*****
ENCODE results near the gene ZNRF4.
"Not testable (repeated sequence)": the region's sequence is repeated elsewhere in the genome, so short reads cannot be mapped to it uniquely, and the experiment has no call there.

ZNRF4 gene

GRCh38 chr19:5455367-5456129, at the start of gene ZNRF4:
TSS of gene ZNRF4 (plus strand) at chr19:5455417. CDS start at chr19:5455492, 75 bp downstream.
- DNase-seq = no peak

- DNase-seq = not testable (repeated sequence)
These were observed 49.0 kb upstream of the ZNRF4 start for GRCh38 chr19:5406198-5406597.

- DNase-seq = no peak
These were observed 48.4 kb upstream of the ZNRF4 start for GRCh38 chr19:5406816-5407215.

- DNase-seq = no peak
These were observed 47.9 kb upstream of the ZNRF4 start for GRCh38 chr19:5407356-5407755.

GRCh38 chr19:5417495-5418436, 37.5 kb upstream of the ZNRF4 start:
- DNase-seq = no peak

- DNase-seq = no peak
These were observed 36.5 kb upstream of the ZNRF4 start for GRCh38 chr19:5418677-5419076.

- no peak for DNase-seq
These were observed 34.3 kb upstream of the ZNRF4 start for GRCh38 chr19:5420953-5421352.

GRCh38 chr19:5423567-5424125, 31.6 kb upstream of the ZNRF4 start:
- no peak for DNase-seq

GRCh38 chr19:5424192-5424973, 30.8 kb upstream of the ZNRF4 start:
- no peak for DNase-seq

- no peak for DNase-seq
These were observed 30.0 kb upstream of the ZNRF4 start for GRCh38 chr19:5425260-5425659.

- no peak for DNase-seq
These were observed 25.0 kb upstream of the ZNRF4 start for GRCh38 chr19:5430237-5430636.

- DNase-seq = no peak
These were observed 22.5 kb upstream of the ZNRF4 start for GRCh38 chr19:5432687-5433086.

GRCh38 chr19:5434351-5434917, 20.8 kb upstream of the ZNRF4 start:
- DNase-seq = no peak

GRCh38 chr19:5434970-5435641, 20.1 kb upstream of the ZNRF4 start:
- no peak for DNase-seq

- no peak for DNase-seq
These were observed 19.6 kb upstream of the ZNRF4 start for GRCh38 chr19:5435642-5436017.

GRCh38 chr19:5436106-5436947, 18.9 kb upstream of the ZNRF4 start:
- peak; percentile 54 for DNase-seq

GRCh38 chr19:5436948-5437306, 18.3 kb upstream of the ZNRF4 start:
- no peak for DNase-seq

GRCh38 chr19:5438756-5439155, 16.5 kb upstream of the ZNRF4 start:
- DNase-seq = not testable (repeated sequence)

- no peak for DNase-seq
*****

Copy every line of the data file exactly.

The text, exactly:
ENCODE results near the gene ZNRF4.
"Not testable (repeated sequence)": the region's sequence is repeated elsewhere in the genome, so short reads cannot be mapped to it uniquely, and the experiment has no call there.

ZNRF4 gene

GRCh38 chr19:5455367-5456129, at the start of gene ZNRF4:
TSS of gene ZNRF4 (plus strand) at chr19:5455417. CDS start at chr19:5455492, 75 bp downstream.
- DNase-seq = no peak

- DNase-seq = not testable (repeated sequence)
These were observed 49.0 kb upstream of the ZNRF4 start for GRCh38 chr19:5406198-5406597.

- DNase-seq = no peak
These were observed 48.4 kb upstream of the ZNRF4 start for GRCh38 chr19:5406816-5407215.

- DNase-seq = no peak
These were observed 47.9 kb upstream of the ZNRF4 start for GRCh38 chr19:5407356-5407755.

GRCh38 chr19:5417495-5418436, 37.5 kb upstream of the ZNRF4 start:
- DNase-seq = no peak

- DNase-seq = no peak
These were observed 36.5 kb upstream of the ZNRF4 start for GRCh38 chr19:5418677-5419076.

- no peak for DNase-seq
These were observed 34.3 kb upstream of the ZNRF4 start for GRCh38 chr19:5420953-5421352.

GRCh38 chr19:5423567-5424125, 31.6 kb upstream of the ZNRF4 start:
- no peak for DNase-seq

GRCh38 chr19:5424192-5424973, 30.8 kb upstream of the ZNRF4 start:
- no peak for DNase-seq

- no peak for DNase-seq
These were observed 30.0 kb upstream of the ZNRF4 start for GRCh38 chr19:5425260-5425659.

- no peak for DNase-seq
These were observed 25.0 kb upstream of the ZNRF4 start for GRCh38 chr19:5430237-5430636.

- DNase-seq = no peak
These were observed 22.5 kb upstream of the ZNRF4 start for GRCh38 chr19:5432687-5433086.

GRCh38 chr19:5434351-5434917, 20.8 kb upstream of the ZNRF4 start:
- DNase-seq = no peak

GRCh38 chr19:5434970-5435641, 20.1 kb upstream of the ZNRF4 start:
- no peak for DNase-seq

- no peak for DNase-seq
These were observed 19.6 kb upstream of the ZNRF4 start for GRCh38 chr19:5435642-5436017.

GRCh38 chr19:5436106-5436947, 18.9 kb upstream of the ZNRF4 start:
- peak; percentile 54 for DNase-seq

GRCh38 chr19:5436948-5437306, 18.3 kb upstream of the ZNRF4 start:
- no peak for DNase-seq

GRCh38 chr19:5438756-5439155, 16.5 kb upstream of the ZNRF4 start:
- DNase-seq = not testable (repeated sequence)

- no peak for DNase-seq